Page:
Record-Breaking Class Graduates from Cedarville University

by Alyssa Speicher, Public Relations Writer

A record-breaking 796 students received degrees during Cedarville University’s 121st commencement on May 6. The largest graduating class in Cedarville’s history, comprised of 703 undergraduate students and 93 graduate students, represented every academic department and had students from 42 states and 15 countries.

This year, the university awarded graduate degrees to 93 students from five programs. The School of Pharmacy graduated 45 students from its Doctor of Pharmacy program, while six students earned a Master of Ministry degree, 14 received an MBA, 12 earned a Master of Education degree, and 16 students earned their Master of Science in Nursing.

While graduation is the beginning of many students’ career aspirations, it also represented the close to two inspiring journeys. The first journey started 21 years ago in Massachusetts, and the other started after an earthquake in Japan.

The most emotional part in the historic ceremony was when Tara Winter received her degree from university president Dr. Thomas White. After a brief exchange of words and a hug, the 6,000 people in attendance applauded Winter for her perseverance. 

Winter received a degree in sociology after taking classes since 1996—21 years.  After a series of life-changing events, Winter attended school one class at a time while caring for her family. When her family moved to Springfield, Ohio, she started a job as Cedarville University’s licensure, testing and accreditation coordinator in the school of education. Now 21 years, three children, and two different majors later, Winter finally saw the fruit of her labor when she received her degree from Cedarville president Thomas White.

Jeremiah Pennington’s journey began after a 2011 earthquake and tsunami devastated Japan, where he served as a responder in the U.S. Navy. Convicted to follow Christ and make an impact on children, Pennington enrolled at Cedarville University as a special education major. Through a full load of coursework, a full-time job and a full house of four sons, Pennington completed his degree and accepted a position as an intervention specialist at Fairmont High School in Kettering, Ohio, next year.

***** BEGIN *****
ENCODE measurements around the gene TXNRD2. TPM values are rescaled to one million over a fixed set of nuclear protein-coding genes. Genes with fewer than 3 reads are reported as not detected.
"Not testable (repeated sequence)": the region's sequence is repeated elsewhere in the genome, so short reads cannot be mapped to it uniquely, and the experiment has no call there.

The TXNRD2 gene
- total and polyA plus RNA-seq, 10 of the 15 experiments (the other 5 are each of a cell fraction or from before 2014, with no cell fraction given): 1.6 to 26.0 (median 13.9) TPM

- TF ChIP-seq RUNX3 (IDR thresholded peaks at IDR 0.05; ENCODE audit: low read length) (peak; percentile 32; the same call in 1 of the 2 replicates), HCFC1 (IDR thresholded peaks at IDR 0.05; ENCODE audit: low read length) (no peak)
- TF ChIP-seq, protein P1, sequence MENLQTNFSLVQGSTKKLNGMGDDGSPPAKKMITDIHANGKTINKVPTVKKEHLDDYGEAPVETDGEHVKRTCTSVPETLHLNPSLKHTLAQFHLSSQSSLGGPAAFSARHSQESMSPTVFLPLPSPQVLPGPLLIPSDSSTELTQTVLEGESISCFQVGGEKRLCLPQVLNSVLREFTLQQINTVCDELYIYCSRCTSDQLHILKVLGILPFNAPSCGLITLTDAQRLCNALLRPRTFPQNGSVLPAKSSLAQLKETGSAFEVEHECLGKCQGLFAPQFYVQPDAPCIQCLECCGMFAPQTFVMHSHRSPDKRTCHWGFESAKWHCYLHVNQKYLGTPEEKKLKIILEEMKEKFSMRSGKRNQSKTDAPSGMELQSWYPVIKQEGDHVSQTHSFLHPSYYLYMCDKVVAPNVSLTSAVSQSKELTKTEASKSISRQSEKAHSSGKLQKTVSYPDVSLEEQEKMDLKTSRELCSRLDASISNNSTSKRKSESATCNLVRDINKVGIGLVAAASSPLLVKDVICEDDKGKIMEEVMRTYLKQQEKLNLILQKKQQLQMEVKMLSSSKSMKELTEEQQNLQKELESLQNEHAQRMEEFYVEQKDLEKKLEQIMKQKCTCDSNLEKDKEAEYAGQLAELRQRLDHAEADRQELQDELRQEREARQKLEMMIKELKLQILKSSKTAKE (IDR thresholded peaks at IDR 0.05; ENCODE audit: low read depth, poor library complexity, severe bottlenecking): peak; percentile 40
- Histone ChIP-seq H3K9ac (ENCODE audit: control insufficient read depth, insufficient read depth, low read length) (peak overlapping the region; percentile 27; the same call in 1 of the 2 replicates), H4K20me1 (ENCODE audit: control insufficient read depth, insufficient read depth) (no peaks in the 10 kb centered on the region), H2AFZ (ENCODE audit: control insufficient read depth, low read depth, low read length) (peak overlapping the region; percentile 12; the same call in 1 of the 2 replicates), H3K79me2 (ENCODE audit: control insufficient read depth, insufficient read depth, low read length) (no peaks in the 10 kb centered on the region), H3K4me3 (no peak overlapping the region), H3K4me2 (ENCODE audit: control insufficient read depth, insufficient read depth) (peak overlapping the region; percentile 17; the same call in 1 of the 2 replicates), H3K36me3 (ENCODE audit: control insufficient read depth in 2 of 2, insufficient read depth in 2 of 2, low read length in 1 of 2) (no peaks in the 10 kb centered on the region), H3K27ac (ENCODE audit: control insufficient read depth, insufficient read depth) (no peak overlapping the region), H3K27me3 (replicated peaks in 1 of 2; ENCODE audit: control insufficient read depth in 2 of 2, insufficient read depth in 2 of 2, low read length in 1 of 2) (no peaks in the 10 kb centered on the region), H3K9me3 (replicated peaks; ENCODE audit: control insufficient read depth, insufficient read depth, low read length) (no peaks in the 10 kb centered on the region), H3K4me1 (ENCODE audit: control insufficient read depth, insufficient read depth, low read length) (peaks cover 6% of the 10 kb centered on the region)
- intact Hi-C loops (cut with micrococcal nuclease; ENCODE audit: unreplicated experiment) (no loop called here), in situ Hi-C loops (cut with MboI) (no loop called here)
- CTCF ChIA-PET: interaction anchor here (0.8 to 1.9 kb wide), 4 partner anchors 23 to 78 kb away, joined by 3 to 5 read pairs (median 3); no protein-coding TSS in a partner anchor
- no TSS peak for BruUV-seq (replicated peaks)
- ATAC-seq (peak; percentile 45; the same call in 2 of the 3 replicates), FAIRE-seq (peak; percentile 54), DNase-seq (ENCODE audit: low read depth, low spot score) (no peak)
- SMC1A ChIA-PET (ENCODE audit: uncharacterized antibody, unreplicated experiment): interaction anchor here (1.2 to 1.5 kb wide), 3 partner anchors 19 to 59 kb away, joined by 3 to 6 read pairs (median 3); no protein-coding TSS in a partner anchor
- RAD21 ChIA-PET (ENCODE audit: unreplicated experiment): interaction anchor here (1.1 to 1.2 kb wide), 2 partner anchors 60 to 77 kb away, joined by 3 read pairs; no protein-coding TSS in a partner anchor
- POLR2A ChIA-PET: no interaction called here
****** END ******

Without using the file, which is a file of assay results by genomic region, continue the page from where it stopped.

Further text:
Two students received the highest awards given to members of the graduating class when they were presented the President’s Award. Matthew Cumberland of Renfrew, Pennsylvania, and Chandra Swiech of Jenison, Michigan received the honor near the conclusion of the ceremony. 

The award is presented to two individuals who excelled in academics, leadership, service, and Christian character.
 
Cumberland majored in biblical studies with a minor in Greek. He served in the discipleship ministry and took a global outreach missions trip to Costa Rica. He plans to attend Dallas Theological Seminary. Swiech majored in biology with minors in Bible, Spanish, and chemistry.   She plans on pursuing medical school or Physician Assistant studies in 2018.

The following students received the Faculty Scholarship trophy for achieving a 4.0 grade point average during their years at Cedarville: 

Laura Katherine Allen, early childhood education; Sarah Emma Berman, pharmaceutical science; Lindsey Anne Chiu, early childhood education; Matthew Tyler Cumberland, biblical studies; Taylor Elizabeth Hobbs, psychology; Mary Katherine Kearney, electrical engineering; Kaitlyn Marie Morse, early childhood education.

Located in southwest Ohio, Cedarville University is an accredited, Christ-centered, Baptist institution with an enrollment of 3,760 undergraduate, graduate, and online students in more than 100 areas of study. Founded in 1887, Cedarville is recognized nationally for its authentic Christian community, rigorous academic programs, strong graduation and retention rates, accredited professional and health science offerings, and leading student satisfaction ratings. For more information about the University, visit www.cedarville.edu.